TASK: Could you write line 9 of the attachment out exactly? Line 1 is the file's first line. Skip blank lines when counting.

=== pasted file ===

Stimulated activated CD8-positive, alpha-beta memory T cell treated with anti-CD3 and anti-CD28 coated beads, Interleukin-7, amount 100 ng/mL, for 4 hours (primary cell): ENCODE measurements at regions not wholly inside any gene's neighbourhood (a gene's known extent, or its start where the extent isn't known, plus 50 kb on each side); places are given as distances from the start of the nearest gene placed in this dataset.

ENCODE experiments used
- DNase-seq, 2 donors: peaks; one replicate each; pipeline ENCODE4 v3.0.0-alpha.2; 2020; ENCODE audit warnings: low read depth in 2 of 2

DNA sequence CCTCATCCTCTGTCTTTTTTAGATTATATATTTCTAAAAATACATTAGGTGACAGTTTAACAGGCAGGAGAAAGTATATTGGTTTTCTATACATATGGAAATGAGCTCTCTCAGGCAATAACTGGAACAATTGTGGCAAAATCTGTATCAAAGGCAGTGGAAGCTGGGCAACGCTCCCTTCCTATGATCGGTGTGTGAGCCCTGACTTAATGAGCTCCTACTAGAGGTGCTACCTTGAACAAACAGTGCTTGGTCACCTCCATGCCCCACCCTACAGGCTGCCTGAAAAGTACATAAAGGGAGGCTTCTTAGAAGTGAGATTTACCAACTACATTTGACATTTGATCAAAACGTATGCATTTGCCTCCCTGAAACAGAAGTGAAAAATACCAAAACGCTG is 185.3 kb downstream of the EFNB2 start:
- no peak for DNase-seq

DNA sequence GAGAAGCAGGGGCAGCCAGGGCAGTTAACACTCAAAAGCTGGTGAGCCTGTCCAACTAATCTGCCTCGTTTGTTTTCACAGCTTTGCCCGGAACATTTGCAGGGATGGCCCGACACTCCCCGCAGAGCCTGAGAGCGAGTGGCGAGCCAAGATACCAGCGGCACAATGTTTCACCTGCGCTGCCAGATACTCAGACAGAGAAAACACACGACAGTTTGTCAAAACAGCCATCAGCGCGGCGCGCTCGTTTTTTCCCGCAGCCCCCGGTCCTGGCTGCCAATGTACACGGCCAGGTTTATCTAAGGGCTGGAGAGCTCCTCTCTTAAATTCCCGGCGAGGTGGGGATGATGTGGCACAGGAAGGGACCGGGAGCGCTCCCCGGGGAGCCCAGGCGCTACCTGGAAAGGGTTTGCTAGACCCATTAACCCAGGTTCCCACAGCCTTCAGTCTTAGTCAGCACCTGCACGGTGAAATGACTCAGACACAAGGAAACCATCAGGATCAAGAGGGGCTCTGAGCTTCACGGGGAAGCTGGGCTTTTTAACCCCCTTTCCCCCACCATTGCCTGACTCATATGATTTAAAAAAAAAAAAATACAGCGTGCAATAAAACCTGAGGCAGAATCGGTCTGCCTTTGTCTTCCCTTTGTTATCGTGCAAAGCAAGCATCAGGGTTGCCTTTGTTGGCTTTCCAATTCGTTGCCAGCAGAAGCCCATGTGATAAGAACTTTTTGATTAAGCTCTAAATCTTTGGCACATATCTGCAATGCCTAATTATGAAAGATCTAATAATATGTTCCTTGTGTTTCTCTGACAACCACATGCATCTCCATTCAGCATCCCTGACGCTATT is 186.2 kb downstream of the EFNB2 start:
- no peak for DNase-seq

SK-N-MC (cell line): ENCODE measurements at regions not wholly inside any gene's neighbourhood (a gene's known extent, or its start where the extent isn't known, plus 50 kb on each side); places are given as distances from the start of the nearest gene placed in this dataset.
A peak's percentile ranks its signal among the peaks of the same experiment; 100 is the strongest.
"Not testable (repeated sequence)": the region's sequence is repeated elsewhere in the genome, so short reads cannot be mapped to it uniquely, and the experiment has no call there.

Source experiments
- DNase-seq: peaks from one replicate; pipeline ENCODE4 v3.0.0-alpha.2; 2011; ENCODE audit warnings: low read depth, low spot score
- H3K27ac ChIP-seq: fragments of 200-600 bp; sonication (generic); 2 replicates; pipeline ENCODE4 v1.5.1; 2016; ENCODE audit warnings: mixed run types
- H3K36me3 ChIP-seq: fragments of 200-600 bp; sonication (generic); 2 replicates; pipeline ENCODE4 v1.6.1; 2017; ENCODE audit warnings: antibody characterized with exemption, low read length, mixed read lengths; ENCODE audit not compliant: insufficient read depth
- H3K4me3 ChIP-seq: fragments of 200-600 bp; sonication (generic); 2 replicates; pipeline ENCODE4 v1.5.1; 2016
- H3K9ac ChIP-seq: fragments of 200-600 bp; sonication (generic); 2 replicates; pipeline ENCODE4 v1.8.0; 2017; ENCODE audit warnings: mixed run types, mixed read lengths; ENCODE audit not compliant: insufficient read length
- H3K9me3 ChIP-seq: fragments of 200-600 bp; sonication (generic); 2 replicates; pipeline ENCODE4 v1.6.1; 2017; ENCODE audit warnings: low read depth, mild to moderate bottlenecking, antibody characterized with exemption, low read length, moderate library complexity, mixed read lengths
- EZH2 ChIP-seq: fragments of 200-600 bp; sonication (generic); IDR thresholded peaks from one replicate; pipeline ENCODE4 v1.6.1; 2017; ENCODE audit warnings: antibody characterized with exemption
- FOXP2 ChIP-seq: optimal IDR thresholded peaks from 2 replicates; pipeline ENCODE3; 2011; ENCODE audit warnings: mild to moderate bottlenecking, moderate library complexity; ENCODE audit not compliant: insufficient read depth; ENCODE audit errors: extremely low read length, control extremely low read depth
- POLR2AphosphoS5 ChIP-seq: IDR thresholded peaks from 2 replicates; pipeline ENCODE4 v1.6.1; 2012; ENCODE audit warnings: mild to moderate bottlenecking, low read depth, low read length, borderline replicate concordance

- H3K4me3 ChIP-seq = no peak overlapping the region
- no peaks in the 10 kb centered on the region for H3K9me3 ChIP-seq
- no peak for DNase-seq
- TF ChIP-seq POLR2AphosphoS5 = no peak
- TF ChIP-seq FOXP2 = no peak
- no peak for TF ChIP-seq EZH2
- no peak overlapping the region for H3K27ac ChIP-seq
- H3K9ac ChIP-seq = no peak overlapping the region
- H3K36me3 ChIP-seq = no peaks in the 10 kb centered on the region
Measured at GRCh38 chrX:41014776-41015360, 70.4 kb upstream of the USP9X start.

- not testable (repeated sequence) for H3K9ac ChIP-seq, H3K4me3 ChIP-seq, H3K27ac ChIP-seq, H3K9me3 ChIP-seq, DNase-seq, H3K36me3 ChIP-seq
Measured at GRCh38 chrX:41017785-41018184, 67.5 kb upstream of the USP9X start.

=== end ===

A peak's percentile ranks its signal among the peaks of the same experiment; 100 is the strongest.